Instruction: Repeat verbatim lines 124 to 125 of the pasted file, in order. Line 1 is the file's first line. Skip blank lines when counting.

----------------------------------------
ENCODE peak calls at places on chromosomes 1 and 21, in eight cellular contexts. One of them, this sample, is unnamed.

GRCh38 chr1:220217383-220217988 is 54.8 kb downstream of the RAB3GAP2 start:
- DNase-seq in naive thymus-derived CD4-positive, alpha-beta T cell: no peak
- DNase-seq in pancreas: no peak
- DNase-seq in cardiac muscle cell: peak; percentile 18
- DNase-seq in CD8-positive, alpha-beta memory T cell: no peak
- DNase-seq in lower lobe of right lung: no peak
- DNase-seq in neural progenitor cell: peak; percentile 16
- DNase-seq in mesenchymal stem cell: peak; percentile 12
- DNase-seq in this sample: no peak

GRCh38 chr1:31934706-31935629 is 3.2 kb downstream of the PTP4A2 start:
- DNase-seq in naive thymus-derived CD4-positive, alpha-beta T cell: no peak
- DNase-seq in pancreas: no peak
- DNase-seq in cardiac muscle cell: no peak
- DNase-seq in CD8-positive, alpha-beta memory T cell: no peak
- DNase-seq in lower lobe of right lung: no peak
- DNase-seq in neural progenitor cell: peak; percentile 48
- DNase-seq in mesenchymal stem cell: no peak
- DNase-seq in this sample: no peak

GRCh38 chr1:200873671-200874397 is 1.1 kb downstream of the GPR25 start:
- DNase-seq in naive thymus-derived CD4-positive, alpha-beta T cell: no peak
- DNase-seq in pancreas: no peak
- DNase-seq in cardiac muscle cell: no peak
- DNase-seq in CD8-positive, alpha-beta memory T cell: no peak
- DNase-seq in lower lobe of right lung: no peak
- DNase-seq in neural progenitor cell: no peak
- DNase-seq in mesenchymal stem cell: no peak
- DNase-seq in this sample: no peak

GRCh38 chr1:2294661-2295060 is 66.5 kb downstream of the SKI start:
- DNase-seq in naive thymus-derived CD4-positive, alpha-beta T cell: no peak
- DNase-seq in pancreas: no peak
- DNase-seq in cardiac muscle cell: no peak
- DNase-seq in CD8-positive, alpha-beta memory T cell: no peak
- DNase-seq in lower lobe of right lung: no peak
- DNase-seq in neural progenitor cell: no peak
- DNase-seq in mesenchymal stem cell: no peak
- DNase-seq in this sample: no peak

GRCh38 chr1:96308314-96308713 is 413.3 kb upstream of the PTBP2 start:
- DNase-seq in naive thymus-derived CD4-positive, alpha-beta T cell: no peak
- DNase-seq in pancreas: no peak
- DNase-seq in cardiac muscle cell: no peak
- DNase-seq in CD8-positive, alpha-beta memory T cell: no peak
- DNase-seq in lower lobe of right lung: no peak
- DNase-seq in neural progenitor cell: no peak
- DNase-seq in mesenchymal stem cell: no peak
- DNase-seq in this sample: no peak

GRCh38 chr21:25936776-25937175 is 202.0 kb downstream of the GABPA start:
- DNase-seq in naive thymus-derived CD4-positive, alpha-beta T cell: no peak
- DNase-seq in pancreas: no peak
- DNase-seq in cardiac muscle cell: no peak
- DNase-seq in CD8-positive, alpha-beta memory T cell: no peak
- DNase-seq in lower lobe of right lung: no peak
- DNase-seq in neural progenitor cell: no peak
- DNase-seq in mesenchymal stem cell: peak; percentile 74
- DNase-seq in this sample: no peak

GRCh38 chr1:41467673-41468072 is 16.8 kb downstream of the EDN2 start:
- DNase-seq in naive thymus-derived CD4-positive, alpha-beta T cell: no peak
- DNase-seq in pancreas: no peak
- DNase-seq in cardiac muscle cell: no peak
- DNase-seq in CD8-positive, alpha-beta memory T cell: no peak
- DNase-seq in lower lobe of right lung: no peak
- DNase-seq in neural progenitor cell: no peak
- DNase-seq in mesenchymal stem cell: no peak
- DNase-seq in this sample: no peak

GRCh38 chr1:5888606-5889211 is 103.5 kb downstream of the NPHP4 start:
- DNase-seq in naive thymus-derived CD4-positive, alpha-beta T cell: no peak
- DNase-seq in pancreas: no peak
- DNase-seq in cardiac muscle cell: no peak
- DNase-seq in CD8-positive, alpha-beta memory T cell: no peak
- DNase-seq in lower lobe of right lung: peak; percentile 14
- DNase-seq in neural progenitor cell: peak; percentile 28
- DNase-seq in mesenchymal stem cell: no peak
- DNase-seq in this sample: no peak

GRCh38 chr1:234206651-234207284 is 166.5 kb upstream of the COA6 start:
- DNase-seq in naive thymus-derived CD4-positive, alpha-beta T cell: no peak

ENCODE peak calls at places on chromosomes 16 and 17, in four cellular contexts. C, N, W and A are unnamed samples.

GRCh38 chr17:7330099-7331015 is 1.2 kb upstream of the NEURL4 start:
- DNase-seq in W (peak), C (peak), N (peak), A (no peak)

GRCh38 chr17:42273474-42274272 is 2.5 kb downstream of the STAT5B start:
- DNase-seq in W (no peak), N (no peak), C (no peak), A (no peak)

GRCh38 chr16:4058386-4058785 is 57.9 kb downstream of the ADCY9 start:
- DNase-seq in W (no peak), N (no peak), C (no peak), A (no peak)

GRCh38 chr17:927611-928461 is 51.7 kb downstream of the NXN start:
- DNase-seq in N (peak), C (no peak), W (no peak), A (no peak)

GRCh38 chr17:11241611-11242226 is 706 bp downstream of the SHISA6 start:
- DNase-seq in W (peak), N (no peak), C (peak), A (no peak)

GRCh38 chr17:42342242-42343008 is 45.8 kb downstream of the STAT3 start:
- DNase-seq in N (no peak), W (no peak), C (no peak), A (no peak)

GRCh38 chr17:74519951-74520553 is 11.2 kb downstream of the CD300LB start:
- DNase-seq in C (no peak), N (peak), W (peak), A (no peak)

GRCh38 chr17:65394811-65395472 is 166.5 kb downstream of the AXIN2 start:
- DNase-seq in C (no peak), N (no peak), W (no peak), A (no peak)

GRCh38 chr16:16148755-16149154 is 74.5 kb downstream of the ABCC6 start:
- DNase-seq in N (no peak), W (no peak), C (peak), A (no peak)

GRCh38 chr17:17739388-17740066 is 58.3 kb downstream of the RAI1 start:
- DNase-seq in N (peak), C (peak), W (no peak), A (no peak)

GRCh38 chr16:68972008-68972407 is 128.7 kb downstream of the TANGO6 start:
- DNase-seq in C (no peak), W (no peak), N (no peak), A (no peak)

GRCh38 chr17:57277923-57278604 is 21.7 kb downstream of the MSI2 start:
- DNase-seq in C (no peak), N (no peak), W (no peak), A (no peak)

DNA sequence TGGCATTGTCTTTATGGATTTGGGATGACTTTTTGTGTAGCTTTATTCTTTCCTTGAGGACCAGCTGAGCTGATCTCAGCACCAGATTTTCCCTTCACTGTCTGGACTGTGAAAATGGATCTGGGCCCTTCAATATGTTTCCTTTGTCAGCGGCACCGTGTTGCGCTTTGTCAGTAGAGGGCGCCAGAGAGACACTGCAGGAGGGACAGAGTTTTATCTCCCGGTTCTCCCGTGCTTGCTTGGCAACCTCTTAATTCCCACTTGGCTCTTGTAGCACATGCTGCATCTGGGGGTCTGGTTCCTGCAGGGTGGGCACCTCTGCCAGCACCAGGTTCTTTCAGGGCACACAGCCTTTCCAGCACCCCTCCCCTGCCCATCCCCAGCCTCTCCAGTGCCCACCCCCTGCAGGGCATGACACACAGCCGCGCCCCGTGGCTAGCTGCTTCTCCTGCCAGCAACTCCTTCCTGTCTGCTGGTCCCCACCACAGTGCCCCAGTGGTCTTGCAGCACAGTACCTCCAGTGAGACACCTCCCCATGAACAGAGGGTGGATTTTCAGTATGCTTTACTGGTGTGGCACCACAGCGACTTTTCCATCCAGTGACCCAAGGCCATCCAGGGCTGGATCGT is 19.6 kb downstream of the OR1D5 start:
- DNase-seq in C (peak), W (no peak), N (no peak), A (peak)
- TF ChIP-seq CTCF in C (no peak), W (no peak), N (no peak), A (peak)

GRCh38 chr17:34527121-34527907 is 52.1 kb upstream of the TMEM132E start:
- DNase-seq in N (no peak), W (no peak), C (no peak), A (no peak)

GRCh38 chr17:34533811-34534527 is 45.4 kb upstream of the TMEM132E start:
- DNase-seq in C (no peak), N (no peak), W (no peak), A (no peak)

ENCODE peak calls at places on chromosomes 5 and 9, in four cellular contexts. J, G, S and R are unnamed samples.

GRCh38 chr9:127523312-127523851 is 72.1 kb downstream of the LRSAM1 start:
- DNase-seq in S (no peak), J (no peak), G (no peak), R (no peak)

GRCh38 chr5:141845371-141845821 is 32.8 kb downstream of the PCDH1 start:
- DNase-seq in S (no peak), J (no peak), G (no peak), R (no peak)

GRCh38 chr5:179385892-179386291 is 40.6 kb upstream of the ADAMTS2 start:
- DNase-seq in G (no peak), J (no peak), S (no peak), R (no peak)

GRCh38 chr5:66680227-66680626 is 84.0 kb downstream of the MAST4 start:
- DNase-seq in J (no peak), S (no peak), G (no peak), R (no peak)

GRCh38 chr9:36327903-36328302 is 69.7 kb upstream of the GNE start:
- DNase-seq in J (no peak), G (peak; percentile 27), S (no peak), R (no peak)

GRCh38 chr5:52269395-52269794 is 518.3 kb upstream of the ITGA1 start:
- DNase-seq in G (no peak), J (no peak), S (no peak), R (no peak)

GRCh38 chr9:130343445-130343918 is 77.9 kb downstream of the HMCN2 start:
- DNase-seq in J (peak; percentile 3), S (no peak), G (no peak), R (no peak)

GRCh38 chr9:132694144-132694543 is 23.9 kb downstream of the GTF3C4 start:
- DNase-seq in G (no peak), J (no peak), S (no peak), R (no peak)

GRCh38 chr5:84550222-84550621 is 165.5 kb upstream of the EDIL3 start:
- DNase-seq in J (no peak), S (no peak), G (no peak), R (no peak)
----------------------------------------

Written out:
- DNase-seq in G (no peak), J (no peak), S (no peak), R (no peak)

GRCh38 chr5:84550222-84550621 is 165.5 kb upstream of the EDIL3 start: